March 24, 2011
Scientists Identify Gene Responsible For Severe Skin Condition
The drug, called carbamazepine, is commonly used to treat patients with epilepsy and other diseases such as depression and trigeminal neuralgia. Although successful in treating the majority of patients, carbamazepine can cause side-effects that range from a mild skin irritation to severe blistering of the whole body.
The team, in collaboration with the Wellcome Trust Sanger Institute, screened more than a million variants in DNA across the human genome to understand why some patients are more prone to the drug's side-effects than others. Research in Taiwan has already identified a gene that predisposes Asian patients to the skin condition, but Liverpool scientists discovered that this gene could not be used to predict the reaction in Caucasian people.Researchers have now identified a gene, called HLA-A*3101, in Caucasian patients that increases the risk of developing a reaction to the drug from 5% to 26%. Researchers are now working with clinicians and drug regulators to investigate how these new findings can translate into clinical practice.
Professor Munir Pirmohamed, NHS Chair in Pharmacogenetics from the University's Wolfson Centre for Personalised Medicines, said: "Adverse drug reactions are a major cause of hospital admissions. Carbamazepine is widely used and the majority of patients respond well to the treatment, but a small percentage develop skin conditions that in severe circumstances can result in painful blistering all over the body.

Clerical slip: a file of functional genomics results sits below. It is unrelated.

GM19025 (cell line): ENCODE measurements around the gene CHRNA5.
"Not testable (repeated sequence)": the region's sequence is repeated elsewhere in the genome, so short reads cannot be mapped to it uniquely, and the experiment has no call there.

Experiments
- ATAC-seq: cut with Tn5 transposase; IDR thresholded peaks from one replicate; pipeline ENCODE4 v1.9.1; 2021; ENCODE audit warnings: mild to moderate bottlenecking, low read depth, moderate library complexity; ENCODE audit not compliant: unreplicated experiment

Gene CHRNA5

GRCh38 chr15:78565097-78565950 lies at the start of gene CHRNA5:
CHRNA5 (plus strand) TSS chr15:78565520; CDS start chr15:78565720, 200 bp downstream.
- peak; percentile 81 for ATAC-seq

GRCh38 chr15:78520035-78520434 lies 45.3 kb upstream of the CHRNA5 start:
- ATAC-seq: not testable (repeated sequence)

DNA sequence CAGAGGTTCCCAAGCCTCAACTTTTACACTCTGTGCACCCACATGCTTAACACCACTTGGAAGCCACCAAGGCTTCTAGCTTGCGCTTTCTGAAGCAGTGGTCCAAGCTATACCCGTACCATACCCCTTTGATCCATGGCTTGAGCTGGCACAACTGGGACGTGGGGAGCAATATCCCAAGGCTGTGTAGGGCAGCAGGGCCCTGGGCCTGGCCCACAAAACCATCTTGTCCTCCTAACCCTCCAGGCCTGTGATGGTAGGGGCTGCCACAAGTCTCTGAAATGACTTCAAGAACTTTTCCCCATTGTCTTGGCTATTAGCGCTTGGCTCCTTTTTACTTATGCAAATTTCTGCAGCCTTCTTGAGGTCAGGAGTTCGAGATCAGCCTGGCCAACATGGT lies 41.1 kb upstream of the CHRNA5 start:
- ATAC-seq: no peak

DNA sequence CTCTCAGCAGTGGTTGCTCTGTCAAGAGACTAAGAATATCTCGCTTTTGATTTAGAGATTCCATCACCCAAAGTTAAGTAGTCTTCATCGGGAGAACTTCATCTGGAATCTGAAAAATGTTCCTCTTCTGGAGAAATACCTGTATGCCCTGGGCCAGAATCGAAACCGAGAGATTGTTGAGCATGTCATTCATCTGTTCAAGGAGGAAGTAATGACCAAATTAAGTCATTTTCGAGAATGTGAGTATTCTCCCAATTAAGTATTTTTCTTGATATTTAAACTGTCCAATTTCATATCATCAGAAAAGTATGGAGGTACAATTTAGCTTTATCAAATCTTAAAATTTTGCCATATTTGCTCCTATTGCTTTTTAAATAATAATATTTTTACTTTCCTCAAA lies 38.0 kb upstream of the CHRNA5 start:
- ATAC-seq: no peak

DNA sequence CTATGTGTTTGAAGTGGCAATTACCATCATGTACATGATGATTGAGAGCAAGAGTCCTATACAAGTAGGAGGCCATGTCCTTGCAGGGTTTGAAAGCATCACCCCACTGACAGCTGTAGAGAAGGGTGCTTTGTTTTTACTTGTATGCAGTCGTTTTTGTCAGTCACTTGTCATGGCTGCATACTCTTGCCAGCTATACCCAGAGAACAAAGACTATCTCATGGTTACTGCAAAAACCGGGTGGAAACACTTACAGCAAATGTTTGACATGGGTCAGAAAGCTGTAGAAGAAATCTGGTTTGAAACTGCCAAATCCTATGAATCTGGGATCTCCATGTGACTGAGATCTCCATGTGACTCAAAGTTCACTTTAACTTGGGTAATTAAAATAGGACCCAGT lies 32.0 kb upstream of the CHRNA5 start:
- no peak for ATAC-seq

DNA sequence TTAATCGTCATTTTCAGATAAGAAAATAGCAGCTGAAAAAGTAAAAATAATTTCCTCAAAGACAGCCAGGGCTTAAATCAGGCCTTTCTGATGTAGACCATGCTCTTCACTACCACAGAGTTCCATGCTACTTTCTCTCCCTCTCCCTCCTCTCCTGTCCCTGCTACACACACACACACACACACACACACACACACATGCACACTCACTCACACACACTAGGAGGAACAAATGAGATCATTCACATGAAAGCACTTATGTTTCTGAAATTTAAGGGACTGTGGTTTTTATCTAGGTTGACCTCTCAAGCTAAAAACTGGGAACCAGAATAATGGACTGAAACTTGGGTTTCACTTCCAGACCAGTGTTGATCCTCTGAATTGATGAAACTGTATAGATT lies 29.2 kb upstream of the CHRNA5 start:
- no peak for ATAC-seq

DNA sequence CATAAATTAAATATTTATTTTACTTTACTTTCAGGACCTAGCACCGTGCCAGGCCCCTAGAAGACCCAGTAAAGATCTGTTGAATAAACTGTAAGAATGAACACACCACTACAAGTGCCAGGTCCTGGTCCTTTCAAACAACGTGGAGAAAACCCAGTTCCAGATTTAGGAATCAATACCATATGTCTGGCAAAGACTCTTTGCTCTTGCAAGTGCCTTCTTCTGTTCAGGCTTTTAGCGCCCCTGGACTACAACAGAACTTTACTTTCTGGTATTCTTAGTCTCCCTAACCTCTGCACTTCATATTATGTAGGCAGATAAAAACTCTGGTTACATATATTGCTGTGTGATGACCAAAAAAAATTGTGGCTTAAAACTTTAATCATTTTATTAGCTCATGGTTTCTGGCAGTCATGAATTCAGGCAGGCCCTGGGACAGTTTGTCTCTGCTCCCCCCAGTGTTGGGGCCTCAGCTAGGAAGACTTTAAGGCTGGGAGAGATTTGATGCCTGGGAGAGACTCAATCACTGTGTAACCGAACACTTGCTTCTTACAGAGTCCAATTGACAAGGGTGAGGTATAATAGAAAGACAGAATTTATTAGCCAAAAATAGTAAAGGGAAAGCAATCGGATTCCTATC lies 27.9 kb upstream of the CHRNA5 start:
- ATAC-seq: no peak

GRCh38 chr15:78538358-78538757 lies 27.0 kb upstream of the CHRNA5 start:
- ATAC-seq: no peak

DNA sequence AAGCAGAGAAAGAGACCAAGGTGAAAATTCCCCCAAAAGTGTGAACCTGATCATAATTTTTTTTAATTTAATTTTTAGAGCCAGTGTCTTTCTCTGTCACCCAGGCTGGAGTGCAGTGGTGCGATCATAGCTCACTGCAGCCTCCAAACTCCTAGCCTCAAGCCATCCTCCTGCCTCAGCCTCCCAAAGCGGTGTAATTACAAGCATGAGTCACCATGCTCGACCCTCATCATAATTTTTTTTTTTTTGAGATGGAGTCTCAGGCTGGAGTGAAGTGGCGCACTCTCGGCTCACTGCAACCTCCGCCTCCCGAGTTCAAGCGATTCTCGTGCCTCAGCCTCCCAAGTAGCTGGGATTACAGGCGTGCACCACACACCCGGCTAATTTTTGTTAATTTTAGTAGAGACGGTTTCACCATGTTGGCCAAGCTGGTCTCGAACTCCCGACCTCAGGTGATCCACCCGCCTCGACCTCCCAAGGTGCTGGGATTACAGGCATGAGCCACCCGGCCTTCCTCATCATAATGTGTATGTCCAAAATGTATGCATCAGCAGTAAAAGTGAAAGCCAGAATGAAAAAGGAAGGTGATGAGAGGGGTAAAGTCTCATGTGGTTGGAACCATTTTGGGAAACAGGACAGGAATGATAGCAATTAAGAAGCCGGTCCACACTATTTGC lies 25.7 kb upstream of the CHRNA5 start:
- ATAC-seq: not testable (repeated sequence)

"For the first time we have found a significant link between the drug and the skin condition in Caucasian people that also complements the findings in Asian patients. We can now begin to work with clinicians and regulators to maximize the benefits of the drug and minimize the side-effects."
Dr Ana Alfirevic, from the University's Wolfson Centre for Personalised Medicine, said: "This is a significant finding that highlights the importance and advancement of new genetic technologies. We aim to support the development of medicines based on a patient's unique genetic make-up to allow clinicians to prescribe the most effective and safe treatments."
Dr Gianpiero Cavalleri, from the Royal College of Surgeons, said: "Rapid advances in genetic technology, together with a strong collaborative effort, have allowed us to make this important advance, which should make the treatment of epilepsy safer. Working with colleagues in Europe and the US, we have been able to access large numbers of patients to allow us to investigate common genetic trends and the mechanisms that result in this potentially serious condition."
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